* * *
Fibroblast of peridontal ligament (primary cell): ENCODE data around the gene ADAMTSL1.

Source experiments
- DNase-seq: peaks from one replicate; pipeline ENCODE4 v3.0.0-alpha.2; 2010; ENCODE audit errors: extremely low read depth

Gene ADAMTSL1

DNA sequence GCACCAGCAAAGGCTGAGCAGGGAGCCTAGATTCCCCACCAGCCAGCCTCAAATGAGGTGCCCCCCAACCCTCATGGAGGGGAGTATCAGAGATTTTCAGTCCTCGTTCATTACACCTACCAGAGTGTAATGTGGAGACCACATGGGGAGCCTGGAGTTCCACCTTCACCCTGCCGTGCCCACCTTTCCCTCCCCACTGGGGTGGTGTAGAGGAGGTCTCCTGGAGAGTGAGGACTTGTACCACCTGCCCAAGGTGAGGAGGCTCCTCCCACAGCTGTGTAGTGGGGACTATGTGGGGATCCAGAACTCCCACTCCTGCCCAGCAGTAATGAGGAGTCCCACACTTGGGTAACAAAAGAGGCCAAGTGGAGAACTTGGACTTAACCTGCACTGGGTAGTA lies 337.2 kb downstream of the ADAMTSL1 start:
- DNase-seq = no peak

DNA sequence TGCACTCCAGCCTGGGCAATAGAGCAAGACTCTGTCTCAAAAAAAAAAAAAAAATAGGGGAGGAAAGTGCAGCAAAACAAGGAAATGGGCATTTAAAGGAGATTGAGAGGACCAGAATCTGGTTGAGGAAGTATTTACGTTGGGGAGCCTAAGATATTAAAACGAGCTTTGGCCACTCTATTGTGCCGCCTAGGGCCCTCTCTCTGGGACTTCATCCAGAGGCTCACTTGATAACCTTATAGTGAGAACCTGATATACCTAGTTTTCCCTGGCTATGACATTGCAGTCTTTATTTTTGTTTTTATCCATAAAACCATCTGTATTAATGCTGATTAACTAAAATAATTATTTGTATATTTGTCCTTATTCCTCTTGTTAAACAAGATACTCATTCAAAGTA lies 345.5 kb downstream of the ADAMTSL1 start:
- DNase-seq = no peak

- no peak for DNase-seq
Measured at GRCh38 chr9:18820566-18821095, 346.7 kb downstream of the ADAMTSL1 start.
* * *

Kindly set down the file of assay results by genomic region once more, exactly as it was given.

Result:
Fibroblast of peridontal ligament (primary cell): ENCODE data around the gene ADAMTSL1.

Source experiments
- DNase-seq: peaks from one replicate; pipeline ENCODE4 v3.0.0-alpha.2; 2010; ENCODE audit errors: extremely low read depth

Gene ADAMTSL1

DNA sequence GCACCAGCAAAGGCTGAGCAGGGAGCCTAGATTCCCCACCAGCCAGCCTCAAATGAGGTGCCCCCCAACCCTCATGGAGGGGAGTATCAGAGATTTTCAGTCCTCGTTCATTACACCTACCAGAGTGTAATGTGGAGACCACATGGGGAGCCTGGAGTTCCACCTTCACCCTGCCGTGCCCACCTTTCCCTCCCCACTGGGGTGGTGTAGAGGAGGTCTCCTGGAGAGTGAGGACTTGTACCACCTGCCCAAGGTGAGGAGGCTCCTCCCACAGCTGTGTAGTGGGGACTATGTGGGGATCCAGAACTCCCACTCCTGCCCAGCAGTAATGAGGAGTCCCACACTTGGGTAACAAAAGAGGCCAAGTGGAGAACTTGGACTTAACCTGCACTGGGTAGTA lies 337.2 kb downstream of the ADAMTSL1 start:
- DNase-seq = no peak

DNA sequence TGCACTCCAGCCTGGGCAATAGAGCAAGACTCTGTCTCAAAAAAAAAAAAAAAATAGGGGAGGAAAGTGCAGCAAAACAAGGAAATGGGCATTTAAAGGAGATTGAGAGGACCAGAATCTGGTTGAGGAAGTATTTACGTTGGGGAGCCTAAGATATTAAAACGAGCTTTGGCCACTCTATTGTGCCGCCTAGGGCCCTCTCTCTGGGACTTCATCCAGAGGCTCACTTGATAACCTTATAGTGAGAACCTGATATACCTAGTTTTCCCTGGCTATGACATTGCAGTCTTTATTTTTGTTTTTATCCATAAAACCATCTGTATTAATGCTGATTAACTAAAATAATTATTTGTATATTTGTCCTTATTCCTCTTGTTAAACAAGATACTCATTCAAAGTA lies 345.5 kb downstream of the ADAMTSL1 start:
- DNase-seq = no peak

- no peak for DNase-seq
Measured at GRCh38 chr9:18820566-18821095, 346.7 kb downstream of the ADAMTSL1 start.